Free Variable-Mu clone compressor plug-in (looks like a Fairchild 660 clone)

4 posts (showing 1-4)
JHII

Market Level 5Community Level 6
716 posts

Like Jason Corsaro once told me, "you can never have too many compressors".

http://www.klanghelm.com/MJUCjr.php

Mac, Win
AAX, AU, RTAS, VST

MJUC jr. is the little brother of the colorful MJUC.

It's a variable-mu** design with lots of vibe. capable of smooth leveling but also heavy pumping effects. With its two gain stages and interstage transformer simulation it offers a very deep and lively soundstage.
The three-position timing switch not only controls the attack and release times of the unit, but also the slew rate of the transformers and the timing of the other parts of the circuitry, that are directly influencing the generated harmonics (saturation). 

MJUC jr. is a mix of Mk1 and Mk2 of its big brother MJUC. It's combining very natural, dense compression characteristics of the early days of this type of compression with a more forward sounding approach and more harmonics creating of the variable-mu comps of the early 1960s. 

MJUC jr. is freeware!

If you find it useful, please check out the big brother MJUC.

posted 2015-07-15T22:23:12-07:00
The Tao of Chris

Market Level 0Community Level 3
249 posts

Thank you for the share.

I have to try it out!

posted 2015-07-31T13:47:49-07:00
The Tao of Chris

Market Level 0Community Level 3
249 posts

Tried it out last night.

It did its job.

I can't really comment on the sound of it, I just threw it on a scratch bass track. (bass direct in to mbox3pro) Nothing else, the sound of the track isn't terrible for not really "going for a sound"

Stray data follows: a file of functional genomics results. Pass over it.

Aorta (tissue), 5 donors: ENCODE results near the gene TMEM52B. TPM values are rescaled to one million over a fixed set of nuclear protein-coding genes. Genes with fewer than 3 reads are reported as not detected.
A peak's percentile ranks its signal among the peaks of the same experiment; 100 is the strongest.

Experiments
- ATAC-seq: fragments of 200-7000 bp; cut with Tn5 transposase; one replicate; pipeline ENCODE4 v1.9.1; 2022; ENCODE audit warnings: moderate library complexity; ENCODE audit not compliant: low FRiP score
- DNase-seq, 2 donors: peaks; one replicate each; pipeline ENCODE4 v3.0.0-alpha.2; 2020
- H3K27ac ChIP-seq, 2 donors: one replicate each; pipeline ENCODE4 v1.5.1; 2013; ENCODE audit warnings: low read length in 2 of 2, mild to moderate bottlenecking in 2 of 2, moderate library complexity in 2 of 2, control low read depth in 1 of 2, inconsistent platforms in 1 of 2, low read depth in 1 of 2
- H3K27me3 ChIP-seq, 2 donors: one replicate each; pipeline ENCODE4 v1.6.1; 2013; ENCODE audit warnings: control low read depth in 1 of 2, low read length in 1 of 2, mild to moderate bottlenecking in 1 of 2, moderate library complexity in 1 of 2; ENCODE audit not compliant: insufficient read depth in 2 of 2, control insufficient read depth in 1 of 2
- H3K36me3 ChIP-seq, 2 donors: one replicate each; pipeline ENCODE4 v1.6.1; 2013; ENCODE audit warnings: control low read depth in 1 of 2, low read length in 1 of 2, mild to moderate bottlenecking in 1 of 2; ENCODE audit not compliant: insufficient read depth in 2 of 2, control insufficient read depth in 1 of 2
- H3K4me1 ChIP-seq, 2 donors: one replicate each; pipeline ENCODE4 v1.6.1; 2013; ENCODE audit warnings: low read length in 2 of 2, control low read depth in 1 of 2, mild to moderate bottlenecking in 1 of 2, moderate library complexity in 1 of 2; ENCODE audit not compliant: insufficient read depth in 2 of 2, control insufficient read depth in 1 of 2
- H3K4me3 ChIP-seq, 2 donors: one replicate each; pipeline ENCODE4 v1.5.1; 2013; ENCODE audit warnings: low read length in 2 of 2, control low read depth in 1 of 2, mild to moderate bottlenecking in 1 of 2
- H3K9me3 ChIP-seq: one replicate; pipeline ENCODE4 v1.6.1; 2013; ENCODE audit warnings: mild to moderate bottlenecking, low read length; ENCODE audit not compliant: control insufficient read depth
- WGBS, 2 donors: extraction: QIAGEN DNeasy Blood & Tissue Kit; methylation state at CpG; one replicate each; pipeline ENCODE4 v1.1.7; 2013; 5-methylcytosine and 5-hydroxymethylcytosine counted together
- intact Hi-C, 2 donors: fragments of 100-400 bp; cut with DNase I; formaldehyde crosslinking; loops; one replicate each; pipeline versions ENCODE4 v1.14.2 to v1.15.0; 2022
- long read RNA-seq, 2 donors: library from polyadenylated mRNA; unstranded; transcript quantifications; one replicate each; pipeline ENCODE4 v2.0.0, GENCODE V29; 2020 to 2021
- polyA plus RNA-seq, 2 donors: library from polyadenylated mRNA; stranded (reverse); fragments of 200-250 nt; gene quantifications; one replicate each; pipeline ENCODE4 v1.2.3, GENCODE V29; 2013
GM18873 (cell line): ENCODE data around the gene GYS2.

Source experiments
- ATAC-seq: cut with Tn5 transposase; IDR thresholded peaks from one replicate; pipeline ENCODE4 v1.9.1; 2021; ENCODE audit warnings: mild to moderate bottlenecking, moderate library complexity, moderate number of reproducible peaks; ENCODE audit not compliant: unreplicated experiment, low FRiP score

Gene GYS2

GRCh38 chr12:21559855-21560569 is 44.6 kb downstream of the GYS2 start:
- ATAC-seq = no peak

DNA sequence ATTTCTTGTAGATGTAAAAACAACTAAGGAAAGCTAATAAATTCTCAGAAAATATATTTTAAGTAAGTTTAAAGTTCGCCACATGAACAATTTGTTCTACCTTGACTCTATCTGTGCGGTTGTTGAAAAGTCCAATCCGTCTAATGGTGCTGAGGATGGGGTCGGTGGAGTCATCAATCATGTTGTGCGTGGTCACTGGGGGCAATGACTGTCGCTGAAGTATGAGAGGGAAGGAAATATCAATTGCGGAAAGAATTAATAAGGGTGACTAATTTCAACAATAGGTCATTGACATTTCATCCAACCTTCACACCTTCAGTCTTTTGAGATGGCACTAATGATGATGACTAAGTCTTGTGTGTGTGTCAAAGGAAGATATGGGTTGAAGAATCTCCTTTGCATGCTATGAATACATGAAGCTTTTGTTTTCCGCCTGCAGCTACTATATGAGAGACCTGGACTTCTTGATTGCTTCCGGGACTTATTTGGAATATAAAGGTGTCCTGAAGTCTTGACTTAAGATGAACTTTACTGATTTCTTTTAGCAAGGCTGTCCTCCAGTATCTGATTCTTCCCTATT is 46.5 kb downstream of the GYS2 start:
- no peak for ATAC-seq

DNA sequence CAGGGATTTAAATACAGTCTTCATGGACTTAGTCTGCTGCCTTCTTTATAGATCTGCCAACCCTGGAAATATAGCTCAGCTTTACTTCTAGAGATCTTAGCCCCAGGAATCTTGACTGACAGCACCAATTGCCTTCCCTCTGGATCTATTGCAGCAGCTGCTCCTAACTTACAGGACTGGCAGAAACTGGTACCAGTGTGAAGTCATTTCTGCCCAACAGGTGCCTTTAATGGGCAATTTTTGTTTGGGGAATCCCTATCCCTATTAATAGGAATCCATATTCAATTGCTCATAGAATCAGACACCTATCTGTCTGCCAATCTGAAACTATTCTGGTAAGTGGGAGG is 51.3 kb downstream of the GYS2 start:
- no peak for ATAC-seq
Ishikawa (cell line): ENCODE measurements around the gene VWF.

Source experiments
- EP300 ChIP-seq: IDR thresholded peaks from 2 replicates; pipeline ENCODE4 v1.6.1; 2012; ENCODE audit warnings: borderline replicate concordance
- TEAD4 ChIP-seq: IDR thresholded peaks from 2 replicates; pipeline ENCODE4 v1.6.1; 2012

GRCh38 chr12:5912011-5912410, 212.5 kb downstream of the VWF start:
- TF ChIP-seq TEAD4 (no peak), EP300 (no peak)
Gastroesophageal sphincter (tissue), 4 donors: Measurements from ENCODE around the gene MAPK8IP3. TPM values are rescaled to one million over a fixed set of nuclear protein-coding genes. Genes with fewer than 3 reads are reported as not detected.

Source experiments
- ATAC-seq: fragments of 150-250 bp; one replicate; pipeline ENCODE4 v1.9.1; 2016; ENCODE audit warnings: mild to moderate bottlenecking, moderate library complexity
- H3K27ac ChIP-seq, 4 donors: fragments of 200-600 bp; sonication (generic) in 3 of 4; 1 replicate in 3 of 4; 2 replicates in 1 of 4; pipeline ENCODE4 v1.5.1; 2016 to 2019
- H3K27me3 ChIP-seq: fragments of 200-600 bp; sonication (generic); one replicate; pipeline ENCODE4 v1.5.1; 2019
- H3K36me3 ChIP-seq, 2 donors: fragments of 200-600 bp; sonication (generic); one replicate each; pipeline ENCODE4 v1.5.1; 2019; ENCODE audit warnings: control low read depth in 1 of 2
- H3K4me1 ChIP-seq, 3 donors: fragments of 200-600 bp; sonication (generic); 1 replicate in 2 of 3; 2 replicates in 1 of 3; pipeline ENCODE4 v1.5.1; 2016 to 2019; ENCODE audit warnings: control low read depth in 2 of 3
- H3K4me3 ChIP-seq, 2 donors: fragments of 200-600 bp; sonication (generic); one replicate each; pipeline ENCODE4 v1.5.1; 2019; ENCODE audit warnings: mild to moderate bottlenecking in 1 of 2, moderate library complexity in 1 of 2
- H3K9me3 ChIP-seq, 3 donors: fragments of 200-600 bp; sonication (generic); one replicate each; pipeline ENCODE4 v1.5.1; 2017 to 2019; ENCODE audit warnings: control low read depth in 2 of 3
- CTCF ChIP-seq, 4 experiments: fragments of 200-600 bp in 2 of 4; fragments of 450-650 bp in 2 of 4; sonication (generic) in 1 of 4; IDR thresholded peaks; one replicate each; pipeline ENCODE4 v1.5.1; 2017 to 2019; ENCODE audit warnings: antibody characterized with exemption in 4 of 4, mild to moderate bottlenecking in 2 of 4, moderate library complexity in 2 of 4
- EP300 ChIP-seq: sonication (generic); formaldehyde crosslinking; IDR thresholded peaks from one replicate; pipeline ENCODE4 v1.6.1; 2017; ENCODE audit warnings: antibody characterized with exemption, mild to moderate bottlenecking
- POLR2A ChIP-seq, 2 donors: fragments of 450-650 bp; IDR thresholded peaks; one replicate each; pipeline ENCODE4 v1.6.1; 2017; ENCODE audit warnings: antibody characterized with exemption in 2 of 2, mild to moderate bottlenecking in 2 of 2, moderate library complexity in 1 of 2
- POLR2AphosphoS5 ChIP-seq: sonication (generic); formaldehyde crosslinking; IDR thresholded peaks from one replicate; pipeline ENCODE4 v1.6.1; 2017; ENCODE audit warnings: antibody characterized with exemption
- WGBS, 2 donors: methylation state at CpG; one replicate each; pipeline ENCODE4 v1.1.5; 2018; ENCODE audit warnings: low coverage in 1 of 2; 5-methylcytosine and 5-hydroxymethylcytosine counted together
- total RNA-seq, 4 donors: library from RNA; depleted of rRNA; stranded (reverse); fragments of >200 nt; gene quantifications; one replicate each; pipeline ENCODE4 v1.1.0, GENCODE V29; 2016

posted 2015-08-01T13:15:53-07:00
JHII

Market Level 5Community Level 6
716 posts

I haven't tried it yet.

660s are known for their particular character which is an odd mixture of 'transparent' but also 'beefy'. I think they only made around 1000 of them and they are all old.. meaning no two sound the same.

I've only used two real ones, the first mildly extensively and the other for a lot shorter of a period. They were both similar, but different. The first one was great on bass, good on vocals and decent on guitar. The second one seemed like it had a more accurate (fast) attack time and was a little more transparent but it just never 'pushed'. The latter would have probably worked really well on vocals, but I had other things at my disposal that I favored at the time for that task.

Brief history: The 660 was made at Les Paul's behest (yet one more thing we have to thank Les Paul for). It's also rumored that it's the main compressor on the vocals for the 60s Beatles recordings.

posted 2015-08-06T03:08:03-07:00